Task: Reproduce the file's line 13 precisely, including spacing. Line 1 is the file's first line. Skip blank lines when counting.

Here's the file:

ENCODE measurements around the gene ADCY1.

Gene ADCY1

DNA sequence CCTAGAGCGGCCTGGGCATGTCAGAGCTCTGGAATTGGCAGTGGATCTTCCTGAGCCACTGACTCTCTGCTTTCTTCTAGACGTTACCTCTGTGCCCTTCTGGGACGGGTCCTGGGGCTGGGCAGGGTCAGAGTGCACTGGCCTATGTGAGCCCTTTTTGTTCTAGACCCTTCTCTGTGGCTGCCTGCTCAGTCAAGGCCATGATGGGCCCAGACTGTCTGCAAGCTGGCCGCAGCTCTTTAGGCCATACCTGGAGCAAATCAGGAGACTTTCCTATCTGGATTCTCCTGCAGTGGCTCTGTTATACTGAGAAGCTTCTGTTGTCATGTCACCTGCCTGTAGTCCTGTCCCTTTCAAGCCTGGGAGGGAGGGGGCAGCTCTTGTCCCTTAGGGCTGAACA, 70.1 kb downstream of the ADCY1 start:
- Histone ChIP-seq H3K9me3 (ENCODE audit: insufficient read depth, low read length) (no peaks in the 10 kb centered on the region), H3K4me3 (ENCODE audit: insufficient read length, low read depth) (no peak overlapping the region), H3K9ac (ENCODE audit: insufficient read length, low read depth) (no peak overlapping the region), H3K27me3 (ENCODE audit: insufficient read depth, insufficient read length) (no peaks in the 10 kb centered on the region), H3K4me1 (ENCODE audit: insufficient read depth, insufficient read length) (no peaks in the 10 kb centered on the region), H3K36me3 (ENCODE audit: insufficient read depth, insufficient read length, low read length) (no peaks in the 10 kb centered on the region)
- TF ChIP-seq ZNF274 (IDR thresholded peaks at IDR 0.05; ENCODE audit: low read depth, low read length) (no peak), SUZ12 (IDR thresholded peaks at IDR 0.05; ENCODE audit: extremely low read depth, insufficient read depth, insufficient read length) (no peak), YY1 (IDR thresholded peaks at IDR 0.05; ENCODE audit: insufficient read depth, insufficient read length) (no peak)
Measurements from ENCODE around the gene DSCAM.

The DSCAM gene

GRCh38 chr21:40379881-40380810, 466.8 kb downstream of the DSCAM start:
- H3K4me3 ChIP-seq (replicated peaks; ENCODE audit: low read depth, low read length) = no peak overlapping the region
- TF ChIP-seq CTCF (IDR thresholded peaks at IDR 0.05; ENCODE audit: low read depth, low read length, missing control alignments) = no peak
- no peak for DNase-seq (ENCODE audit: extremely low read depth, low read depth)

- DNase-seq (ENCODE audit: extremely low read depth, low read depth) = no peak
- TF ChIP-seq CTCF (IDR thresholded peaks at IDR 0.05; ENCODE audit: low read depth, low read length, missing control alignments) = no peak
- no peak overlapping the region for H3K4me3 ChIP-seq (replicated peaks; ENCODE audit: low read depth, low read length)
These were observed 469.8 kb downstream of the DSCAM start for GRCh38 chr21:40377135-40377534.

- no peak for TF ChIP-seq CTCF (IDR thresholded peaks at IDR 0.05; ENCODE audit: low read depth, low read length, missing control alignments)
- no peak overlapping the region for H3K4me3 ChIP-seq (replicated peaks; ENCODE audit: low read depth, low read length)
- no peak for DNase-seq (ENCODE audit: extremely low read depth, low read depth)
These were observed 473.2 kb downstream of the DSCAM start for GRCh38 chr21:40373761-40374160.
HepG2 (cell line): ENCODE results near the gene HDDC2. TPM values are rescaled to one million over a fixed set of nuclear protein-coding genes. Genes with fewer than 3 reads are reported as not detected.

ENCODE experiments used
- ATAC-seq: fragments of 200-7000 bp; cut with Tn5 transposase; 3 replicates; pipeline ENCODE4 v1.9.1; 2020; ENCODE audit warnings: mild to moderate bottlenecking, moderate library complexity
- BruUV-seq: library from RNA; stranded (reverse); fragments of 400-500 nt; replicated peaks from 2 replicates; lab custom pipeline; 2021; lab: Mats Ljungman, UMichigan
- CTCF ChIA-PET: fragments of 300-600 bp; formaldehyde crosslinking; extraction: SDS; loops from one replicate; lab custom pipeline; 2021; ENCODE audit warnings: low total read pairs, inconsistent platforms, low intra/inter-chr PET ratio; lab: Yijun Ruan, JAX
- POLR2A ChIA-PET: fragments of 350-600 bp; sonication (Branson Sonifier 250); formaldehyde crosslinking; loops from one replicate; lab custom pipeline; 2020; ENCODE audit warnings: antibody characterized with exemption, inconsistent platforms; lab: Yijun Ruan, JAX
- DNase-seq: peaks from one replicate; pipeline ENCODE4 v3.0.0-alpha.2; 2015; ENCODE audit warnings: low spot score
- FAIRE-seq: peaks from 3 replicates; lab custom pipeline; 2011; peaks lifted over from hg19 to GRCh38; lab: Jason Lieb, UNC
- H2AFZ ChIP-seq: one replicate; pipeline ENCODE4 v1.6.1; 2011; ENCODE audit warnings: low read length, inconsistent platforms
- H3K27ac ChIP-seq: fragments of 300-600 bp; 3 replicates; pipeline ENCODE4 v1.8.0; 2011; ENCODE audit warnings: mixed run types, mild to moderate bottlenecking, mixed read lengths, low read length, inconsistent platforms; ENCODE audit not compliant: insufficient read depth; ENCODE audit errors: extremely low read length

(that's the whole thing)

- TF ChIP-seq CTCF (IDR thresholded peaks at IDR 0.05; ENCODE audit: low read depth, low read length, missing control alignments) = no peak